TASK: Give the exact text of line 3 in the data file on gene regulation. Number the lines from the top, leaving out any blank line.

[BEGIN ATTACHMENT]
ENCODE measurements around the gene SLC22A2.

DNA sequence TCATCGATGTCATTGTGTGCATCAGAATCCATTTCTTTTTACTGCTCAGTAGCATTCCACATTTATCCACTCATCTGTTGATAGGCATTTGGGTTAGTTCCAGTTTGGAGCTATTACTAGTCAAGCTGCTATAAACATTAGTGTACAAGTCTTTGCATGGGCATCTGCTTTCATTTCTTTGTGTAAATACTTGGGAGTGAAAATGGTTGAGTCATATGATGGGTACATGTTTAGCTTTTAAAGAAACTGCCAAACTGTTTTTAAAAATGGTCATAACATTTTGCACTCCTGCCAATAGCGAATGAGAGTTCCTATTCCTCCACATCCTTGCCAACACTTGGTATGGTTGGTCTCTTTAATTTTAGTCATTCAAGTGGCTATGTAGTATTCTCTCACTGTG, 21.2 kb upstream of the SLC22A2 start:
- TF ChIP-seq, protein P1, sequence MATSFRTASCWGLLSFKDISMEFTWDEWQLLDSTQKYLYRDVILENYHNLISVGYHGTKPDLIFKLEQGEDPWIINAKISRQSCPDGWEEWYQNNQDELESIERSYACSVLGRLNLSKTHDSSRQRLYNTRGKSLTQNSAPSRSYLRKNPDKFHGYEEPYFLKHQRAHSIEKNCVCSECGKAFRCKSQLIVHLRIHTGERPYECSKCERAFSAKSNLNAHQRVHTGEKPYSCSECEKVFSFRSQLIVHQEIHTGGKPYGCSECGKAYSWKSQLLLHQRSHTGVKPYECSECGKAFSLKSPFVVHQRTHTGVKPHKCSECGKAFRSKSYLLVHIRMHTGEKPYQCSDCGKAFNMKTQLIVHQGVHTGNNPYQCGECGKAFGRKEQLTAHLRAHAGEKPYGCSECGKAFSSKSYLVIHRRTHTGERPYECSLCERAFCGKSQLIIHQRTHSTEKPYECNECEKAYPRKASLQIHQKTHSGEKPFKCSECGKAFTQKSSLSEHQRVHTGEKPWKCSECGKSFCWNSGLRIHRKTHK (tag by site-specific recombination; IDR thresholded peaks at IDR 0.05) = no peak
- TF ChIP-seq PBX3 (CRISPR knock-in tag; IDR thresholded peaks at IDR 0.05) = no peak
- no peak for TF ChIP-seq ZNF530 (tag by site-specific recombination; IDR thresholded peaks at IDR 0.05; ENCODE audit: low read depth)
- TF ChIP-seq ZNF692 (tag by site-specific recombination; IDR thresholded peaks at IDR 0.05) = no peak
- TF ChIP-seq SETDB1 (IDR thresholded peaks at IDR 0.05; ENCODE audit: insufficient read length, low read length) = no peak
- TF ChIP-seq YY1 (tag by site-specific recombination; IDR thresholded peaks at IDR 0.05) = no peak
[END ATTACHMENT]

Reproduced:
- TF ChIP-seq, protein P1, sequence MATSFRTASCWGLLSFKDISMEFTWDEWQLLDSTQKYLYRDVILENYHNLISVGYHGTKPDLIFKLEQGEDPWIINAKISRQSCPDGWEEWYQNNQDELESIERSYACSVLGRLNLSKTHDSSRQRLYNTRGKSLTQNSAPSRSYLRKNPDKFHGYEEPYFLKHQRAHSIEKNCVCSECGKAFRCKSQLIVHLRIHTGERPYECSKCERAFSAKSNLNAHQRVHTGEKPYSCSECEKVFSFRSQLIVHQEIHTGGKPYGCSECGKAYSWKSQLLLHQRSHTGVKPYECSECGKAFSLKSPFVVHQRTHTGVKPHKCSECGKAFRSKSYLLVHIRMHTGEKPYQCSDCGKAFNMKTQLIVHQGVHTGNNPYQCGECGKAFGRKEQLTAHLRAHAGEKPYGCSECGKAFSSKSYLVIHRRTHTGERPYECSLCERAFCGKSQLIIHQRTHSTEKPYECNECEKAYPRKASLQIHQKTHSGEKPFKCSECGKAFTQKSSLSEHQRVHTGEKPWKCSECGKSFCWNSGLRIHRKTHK (tag by site-specific recombination; IDR thresholded peaks at IDR 0.05) = no peak